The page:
“We’re trying to identify genes associated with hearing loss with the hopes of improving the quality of life for people with this disorder, and to understand the function of the inner ear that allows us to hear properly.” – Professor Karen Avraham.In an area of the world where people do not always seem to listen to one another, a research project probing the genetic basis of deafness is a living metaphor for how people can listen and learn from each other across the Israeli-Palestinian divide.
Teams at Tel Aviv University and Bethlehem University are working together to find the genetic basis of deafness. The leaders of this research, Professor Karen Avraham from Tel Aviv University and Professor Moien Kanaan from Bethlehem University, have begun a joint graduate program designed for Palestinian students who have completed an undergraduate degree in science at Bethlehem University to pursue a post graduate degree at Tel Aviv University.
Hashem Shahin, the first student of the joint graduate program, is a resident of Bethlehem doing his post graduate degree at TAU on the genetic basis of deafness. He obtained his Bachelor of Science’s degree from Bethlehem University and his Master of Science’ s degree with Distinction at Tel Aviv University in September 2002.
One of the main reasons Avraham and. Kanaan developed the joint graduate program was to provide a way to train Palestinian students in genetics and allow them to access to a post graduate diploma, which does not exist at Bethlehem University.
“We’re trying to identify genes associated with hearing loss with the hopes of improving the quality of life for people with this disorder, and to understand the function of the inner ear that allows us to hear properly,” said Avraham.
“Hashem was willing to come to Tel Aviv to get a degree because they don’t have a graduate program at Bethlehem University and he wanted to be close to home. He has done incredibly well, graduating with honors,” said Avraham.
Through the initiative, the two professors also hope to increase the scientific cooperation between Israelis and Palestinians.
“Peace was the impetus, and the motivation was science,” said Avraham, who has been at Tel Aviv University for seven years. “Professor Kanaan and I started working together 6 years ago. I was working on the genetics of deafness and my PhD advisor connected us. Something ‘clicked’ with us, our common scientific interests, the fact that we both believe in peace and in building a future together.”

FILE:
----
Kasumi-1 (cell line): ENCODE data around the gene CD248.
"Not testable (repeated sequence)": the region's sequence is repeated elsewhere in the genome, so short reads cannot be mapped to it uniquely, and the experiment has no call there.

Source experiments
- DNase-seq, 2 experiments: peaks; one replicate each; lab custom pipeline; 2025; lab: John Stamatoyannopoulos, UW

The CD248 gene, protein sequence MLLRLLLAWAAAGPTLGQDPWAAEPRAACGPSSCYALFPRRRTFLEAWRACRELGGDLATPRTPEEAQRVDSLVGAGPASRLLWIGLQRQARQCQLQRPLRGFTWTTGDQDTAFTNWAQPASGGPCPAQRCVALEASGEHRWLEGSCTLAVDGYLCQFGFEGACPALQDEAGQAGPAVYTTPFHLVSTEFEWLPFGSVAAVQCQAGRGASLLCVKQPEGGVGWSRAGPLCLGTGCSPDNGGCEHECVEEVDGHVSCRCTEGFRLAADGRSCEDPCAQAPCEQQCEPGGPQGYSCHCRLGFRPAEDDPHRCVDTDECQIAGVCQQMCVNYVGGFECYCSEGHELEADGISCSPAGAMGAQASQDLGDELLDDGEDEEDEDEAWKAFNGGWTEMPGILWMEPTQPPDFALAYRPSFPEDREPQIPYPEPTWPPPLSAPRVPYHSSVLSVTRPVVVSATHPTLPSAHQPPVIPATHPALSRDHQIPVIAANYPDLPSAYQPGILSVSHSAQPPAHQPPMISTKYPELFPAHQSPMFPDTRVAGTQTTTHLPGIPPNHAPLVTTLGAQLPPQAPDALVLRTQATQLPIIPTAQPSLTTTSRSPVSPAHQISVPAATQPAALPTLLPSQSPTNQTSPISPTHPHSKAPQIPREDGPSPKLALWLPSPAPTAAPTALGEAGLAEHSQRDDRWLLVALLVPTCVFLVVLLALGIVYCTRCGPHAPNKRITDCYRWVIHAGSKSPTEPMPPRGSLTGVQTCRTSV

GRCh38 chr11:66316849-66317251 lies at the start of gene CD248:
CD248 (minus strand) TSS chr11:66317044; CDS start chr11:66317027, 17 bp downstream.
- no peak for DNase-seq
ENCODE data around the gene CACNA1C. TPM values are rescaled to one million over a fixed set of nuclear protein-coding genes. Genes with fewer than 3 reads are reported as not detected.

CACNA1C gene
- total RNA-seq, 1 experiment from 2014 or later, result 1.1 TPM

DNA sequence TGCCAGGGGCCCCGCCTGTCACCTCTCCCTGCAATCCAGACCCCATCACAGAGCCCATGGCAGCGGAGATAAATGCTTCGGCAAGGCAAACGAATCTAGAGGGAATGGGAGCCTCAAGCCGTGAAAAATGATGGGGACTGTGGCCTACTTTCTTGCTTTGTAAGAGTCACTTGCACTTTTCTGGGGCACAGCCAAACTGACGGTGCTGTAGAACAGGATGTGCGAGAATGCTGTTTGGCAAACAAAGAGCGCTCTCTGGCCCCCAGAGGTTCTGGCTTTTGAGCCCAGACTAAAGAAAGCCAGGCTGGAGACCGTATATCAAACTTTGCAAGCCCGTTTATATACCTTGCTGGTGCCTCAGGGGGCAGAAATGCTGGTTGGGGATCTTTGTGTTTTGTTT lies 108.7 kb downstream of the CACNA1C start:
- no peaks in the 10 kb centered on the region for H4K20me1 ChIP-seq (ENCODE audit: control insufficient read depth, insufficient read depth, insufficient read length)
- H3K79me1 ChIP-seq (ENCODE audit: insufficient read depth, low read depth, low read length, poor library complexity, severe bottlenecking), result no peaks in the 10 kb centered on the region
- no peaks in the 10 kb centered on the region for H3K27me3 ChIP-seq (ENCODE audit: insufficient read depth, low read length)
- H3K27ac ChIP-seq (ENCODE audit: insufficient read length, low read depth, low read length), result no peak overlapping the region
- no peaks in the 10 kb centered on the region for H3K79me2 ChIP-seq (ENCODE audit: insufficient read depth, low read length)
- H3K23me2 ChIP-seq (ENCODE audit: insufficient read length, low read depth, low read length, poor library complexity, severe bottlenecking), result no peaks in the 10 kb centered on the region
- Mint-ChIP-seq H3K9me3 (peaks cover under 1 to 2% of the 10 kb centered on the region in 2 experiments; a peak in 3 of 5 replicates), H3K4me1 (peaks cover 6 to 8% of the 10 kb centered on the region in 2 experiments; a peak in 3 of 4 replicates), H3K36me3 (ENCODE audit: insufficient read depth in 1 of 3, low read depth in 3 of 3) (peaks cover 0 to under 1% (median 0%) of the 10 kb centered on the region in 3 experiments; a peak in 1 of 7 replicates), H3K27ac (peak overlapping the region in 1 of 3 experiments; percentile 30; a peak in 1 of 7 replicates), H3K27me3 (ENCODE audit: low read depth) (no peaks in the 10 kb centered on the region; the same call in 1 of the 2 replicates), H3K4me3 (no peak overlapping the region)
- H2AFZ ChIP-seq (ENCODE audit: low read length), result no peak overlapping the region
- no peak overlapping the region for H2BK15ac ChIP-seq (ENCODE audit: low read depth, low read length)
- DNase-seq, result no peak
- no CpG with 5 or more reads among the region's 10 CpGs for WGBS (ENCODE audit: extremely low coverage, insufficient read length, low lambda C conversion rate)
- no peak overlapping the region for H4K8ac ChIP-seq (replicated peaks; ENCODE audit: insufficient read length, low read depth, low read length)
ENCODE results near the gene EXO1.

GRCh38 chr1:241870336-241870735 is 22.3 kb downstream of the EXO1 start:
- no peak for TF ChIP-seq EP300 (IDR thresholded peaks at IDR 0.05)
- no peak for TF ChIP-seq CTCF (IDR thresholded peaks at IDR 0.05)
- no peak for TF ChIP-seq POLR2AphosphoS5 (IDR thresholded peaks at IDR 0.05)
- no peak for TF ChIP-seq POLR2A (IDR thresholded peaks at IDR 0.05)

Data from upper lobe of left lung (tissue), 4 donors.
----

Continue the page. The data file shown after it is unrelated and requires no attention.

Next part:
“As an Israeli, I feel that the more we can help build the Palestinian infrastructure and education system, and the stronger they become from an academic point of view, then the better we?ll be able to live side by side,” she added.
According to Avraham, Bethlehem University is now advertising for more participants in the program.
The joint program is funded with a boost of $100, 000 from Professor John Sulston, one of the first winners of the Dan David Prize. Every year, the Dan David Foundation awards three persons or organizations the sum of one million dollars each for exceptional work. Sulston was awarded the 2002 Dan David Prize for his outstanding contribution to research and biogenetics breakthroughs. A Dan David Prize rule stipulates that a tenth of the $1 million prize be given to help another individual excel in his field, such as doctoral students. This “mentoring process” is aimed at encouraging young researchers in their respective endeavors and innovation.
Funding from the Dan David Prize winnings provides tuition, stipends, and dorm expenses for Palestinian students at Tel Aviv University. Moreover, it allows both of the advisors, Kanaan and Avraham, as well as Shahin, to enhance the collaborative nature of the work, and to ensure that the three are able to meet to discuss and present the scientific work performed.
“Because of frequent difficulties in commuting between Bethlehem and Tel Aviv, Hashem was at the university without a break since October. He stays here and doesn’t commute – his mother won’t let him take busses. The irony is that he came here in the first place in order to be close to home. There’s also the concern that if things are rough, and the army changes the criteria, he won’t be able to come back if he goes home,” said Avraham.
Avraham, who immigrated to Israel from New Jersey in 1984 and received her PHD from the Weizmann Institute, said that working closely with two Palestinians has not resulted in too many areas of conflict regarding what’s happening on the ground.
“We come from similar ideas – in working together to promote peace. Moien has signed petitions against suicide bombings. If there’s a particular area we don’t agree on, then we don’t deal with that issue. The bottom line is that we’re scientists and science comes first.”